|Encrypted version of logfile
This particular variant contacts the command and control server, www [dot] prettylikeher [dot] com, via HTTPS. In addition, another underlying encryption scheme is used that uses the key 19990817 (this appears to be the date August 17, 1999).
The command and control server is configured to automatically send commands to instruct Sykipot to send system and network information before attackers can issue custom commands in order to locate and exfiltrate sensitive information.
Previous attacks performed similar actions, as can be seen here.
Sykipot will continually ping the command and control server using the following GET requests:
https://[C&C DOMAIN]/asp/kys_allow_get.asp?name=getkys.kys&hostname=[COMPUTER NAME]-[IP ADDRESS]-pretty20111122
It also uses a hardcoded referer of ‘www.yahoo.com’ when making these HTTP requests.
Sykipot supports the following commands:
|Execute command using CreateProcess and log results in configured log file
|This command supports five subcommands explained below
|Configure delay timer for C&C querying
|Download a file
|Upload a file
The ‘door’ command allows five subcommands, such as the following:
|Sub-Commands for ‘door’
|Executes a command using WinExec
|Restarts the computer
|Ends a process
In addition to all of these commands, the Sykipot Trojan accepts an ‘-uninstall’ command-line switch that allows for it to be uninstalled. Doing so also ends the processes that were injected by the malware.
The Sykipot samples analyzed also contain Chinese language error message strings that appear to correspond to a tool used to package the threat.
The English translation is:
Read the first file to bind error! Binding document,
To bind file to read the second error! Binding document,
Open the file you want to bind the second error! Binding document,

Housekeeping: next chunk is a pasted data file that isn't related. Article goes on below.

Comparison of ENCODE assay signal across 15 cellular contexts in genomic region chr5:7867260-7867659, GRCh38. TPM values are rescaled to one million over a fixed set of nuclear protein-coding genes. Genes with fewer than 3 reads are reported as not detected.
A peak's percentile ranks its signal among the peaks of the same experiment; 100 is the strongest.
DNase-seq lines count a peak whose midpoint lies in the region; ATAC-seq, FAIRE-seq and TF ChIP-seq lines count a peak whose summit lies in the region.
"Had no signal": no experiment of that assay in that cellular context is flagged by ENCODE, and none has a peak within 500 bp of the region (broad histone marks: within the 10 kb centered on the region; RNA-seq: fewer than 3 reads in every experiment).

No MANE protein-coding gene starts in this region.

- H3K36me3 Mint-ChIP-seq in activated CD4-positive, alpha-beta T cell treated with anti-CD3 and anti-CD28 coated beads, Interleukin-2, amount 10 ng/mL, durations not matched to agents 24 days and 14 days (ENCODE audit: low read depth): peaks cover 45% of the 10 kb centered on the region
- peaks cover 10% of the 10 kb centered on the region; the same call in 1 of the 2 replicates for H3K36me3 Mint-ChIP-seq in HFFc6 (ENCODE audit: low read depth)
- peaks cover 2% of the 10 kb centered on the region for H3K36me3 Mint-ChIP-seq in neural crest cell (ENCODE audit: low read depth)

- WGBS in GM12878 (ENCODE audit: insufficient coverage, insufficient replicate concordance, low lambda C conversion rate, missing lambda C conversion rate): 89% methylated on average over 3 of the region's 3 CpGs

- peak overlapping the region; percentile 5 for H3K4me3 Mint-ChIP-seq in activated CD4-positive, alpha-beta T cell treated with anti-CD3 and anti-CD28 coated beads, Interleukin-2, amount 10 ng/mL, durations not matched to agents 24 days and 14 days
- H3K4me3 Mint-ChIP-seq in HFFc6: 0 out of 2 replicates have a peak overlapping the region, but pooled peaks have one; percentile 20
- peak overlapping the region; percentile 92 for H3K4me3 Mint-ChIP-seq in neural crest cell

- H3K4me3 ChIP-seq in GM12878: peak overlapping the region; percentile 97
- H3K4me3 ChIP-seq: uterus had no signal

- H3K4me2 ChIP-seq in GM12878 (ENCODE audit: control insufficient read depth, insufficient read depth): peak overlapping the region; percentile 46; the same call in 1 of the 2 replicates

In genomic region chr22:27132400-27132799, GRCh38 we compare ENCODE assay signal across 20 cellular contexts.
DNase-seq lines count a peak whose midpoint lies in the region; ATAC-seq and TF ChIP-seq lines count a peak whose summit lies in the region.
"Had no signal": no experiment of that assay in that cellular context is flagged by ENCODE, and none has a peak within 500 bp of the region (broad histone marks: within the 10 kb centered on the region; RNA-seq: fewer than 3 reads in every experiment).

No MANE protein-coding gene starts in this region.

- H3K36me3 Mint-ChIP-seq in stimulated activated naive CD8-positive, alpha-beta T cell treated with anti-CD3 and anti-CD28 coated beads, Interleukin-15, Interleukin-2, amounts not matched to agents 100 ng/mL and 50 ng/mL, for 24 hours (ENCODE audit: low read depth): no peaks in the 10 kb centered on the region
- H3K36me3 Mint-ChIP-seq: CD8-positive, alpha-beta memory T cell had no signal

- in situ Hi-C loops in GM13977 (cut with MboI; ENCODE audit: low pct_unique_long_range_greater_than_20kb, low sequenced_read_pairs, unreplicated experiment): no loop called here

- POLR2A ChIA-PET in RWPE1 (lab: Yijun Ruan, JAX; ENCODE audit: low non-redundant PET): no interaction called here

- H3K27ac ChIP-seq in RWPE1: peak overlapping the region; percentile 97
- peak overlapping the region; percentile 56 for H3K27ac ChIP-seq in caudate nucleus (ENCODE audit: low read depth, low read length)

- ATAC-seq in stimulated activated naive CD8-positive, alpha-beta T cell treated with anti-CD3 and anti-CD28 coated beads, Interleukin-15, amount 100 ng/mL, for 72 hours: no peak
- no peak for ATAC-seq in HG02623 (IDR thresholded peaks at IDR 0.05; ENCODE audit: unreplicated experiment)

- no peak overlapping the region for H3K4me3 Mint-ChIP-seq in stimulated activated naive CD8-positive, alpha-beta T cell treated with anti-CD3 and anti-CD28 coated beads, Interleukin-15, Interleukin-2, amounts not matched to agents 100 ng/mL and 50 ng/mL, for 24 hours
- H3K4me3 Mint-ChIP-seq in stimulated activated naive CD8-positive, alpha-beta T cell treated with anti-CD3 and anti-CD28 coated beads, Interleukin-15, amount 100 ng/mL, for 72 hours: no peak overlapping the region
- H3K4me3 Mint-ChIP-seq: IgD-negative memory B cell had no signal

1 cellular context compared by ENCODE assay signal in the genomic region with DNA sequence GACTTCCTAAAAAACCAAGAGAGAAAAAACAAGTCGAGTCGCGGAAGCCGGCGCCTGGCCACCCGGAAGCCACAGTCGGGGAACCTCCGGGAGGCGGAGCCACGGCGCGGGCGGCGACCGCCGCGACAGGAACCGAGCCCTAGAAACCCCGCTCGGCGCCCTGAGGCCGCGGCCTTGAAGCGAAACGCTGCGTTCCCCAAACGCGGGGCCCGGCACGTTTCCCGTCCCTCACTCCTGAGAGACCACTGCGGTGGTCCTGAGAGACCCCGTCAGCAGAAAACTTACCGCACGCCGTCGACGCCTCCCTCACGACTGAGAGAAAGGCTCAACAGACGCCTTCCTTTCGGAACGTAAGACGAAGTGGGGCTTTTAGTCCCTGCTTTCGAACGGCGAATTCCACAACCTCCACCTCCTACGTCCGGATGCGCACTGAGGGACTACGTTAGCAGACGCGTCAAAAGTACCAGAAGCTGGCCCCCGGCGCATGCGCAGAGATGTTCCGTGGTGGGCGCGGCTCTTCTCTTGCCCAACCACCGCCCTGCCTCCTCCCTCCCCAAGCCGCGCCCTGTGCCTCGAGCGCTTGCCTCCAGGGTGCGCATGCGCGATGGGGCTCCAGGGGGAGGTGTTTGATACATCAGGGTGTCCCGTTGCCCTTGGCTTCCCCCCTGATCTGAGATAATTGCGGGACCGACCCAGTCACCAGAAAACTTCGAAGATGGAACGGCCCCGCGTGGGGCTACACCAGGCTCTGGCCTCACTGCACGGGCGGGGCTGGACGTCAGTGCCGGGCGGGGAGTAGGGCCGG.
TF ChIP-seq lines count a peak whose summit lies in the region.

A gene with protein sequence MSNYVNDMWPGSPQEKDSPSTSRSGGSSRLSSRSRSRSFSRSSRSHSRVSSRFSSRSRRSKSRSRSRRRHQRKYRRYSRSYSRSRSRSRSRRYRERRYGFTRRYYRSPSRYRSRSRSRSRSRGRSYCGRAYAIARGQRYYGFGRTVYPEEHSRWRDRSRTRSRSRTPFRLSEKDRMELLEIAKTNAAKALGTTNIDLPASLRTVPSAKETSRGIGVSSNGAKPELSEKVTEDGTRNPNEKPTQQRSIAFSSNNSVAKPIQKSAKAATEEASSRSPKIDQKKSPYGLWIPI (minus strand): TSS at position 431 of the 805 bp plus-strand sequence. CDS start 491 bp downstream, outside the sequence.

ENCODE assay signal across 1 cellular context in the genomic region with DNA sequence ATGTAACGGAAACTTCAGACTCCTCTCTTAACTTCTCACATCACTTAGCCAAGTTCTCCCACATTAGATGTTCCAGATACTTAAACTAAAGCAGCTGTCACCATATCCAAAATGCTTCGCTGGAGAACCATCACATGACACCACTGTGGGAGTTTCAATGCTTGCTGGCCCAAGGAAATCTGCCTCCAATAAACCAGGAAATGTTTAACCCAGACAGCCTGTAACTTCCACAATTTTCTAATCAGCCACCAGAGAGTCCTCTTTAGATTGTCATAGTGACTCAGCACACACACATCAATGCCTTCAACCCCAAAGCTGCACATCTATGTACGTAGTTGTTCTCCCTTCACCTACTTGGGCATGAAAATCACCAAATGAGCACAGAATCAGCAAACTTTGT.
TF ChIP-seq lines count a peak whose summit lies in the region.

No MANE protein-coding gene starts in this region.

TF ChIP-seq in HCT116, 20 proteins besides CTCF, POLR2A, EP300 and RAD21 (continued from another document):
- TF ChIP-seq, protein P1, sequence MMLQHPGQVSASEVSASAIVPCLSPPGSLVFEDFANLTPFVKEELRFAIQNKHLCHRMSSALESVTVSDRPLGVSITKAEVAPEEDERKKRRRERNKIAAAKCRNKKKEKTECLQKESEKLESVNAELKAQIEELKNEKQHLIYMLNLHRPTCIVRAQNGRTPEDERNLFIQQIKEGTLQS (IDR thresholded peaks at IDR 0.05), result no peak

Open the first file to bind error! Binding document,
Create a binding file generated after synthesis Error! Binding document,
Error cannot locate the file itself! Binding document,
Cannot read the contents of their file error! Binding document,
Error opening the file itself! Binding document,
Error distribution of the length of the file itself! Binding document,
Its zero-length file error! Error
Some known Sykipot domains are as follows:
In addition to the aforementioned domains, we have data that leads us to believe the following sites are also a part of this long-running campaign:
Attributing the attack to a particular entity is generally difficult; however, long term campaigns such as this one provide enough traits to give a rudimentary profile of the attackers.
While the back door Trojan itself isn’t very sophisticated or well-coded, the attackers are skilled enough to have discovered multiple zero-day vulnerabilities. Given the long list of command and control servers being used for controlling the botnet, the attackers are unlikely to be a single person, but rather a group of people.
Thus, the Sykipot attackers are likely to be an organized and skilled group of individuals. Given their persistence and their long-running campaigns, the attackers are likely to have consistent funding for their efforts.
The goal of Sykipot attackers is to obtain sensitive documents to high level executives within a variety of target organizations, of which the vast majority have been defense related. Considering the long-running campaign history of the attackers and their previous use of zero-day exploits, future versions of Sykipot that are delivered using another zero day are likely.
Symantec products detect Sykipot Trojan files as Backdoor.Sykipot, Files attempting to exploit the Adobe Acrobat and Reader U3D Memory Corruption Vulnerability (BID 50922) are detected as Bloodhound.Exploit.439 and malicious PDFs trying to create and execute files are detected using SONAR proactively.